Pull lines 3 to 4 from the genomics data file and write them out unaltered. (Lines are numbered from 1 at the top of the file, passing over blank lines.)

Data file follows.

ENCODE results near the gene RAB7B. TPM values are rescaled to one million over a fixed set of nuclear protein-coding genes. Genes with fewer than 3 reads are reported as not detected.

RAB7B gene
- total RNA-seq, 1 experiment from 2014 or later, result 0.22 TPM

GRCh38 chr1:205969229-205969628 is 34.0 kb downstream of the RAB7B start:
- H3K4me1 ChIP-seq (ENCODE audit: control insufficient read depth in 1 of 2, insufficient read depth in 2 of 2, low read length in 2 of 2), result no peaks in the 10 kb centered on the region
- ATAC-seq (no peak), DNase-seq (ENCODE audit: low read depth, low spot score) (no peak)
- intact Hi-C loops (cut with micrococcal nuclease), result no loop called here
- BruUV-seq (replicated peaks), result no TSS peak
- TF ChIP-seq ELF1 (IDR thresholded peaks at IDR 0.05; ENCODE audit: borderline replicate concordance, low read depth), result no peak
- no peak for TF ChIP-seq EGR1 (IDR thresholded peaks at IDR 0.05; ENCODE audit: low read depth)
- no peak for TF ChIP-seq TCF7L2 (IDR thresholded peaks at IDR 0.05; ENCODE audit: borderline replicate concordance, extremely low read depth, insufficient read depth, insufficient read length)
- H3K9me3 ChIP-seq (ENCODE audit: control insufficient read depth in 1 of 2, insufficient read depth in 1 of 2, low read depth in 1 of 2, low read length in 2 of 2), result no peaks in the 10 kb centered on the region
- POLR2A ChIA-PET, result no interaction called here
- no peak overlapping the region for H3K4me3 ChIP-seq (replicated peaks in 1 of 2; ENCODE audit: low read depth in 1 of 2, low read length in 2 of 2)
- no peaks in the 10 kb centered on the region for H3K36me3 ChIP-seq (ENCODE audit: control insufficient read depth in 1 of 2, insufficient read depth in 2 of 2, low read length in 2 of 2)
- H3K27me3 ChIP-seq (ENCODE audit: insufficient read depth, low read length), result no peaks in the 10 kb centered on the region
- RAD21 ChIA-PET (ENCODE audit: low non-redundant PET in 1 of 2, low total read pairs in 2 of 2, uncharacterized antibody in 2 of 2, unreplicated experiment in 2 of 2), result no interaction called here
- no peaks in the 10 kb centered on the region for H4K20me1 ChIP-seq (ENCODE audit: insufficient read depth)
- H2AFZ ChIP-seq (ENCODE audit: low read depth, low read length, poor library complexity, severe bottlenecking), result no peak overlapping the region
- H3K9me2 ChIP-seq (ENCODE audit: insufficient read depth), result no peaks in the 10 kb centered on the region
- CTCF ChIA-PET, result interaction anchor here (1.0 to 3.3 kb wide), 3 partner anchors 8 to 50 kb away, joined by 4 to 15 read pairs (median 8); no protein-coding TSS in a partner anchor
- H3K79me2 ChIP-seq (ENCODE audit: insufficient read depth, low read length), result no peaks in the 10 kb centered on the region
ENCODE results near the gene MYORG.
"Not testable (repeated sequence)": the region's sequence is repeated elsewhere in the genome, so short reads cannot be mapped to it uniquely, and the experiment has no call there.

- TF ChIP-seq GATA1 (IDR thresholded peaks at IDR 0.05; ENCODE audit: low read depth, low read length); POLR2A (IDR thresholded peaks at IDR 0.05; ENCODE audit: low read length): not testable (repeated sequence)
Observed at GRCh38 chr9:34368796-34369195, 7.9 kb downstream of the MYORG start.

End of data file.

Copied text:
- total RNA-seq, 1 experiment from 2014 or later, result 0.22 TPM

GRCh38 chr1:205969229-205969628 is 34.0 kb downstream of the RAB7B start: